WHITFIELD: Right. So the issue of hate speech is protected, freedom of speech is a very big umbrella.

PATE: Absolutely. You cannot regulate the content of the message.

Now, you can regulate and you can punish when that message goes beyond expression, when it goes into threats of violence, enticing other people to violence, pushing back physically against other counter- protesters. That is a criminal act and you can punish that. But the message itself, even if it's full of hate, you cannot punish it as a crime.

WHITFIELD: And is it your view that -- we had a guest on earlier who said, you know, some groups are cloaking themselves, you know, with the names of constitutional rights and it's very deceiving and that is problematic too.

[14:10:04] PATE: It's not deceiving if they're going to limit their message to a message, to an expression and not to a threat of violence. Now, when you see a protester walking down the street talking about free speech, having a hate filled message and carrying a firearm or using a threat to injury someone whose in the crowd, that's problematic and that's a crime. And that's what Cedric is talking about. These police are out there watching for that, trying to prevent that from happening. But you cannot criminalize the message itself no matter how distasteful it is.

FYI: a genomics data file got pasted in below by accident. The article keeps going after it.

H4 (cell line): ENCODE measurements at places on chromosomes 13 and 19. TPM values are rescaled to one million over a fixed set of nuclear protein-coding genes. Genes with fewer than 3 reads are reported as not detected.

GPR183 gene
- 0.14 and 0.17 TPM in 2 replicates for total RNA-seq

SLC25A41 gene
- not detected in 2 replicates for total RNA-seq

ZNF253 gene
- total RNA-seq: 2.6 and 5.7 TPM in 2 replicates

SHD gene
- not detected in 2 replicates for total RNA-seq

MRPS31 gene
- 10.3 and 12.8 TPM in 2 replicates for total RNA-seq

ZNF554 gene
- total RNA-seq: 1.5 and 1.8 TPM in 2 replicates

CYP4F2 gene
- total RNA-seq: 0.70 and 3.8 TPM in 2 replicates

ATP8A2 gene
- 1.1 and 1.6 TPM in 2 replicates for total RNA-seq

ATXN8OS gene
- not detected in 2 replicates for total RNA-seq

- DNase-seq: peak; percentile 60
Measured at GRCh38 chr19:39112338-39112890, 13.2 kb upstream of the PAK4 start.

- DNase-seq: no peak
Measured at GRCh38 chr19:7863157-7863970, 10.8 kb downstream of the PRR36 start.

WHITFIELD: And Tanzina, how much of what we're seeing in Boston today, the spirit behind many number of people's motivation of being there, how much do you believe that is a microcosm of what is happening across this nation?

TANZINA VEGA, CNN NATIONAL REPORTER FOR RACE AND INEQUALITY: I think what we're seeing to a large extent are also fringe groups, particularly what we saw down in Charlottesville, et cetera. That's not to minimize their impact and/or their importance as part of this conversation unfortunately.

What I think is interesting and I agree with Page, is this revival of American civil disobedience in many ways. This is something I think a lot of generations haven't seen for a quite some time. And so we're seeing this resurgence and revitalization we saw it with the woman's march. We saw it with Black Lives Matter demonstrations, and we're seeing it now with these demonstrations.

And I think it's exactly that point that if we can have these rallies and these protests where we're not losing lives in the process and that essentially underscores our right to do that. But at the same time we are also at a moment in American history where we are reexamining and really taking a deep look at where we stand as Americans on critical issues of culture and really of our democracy.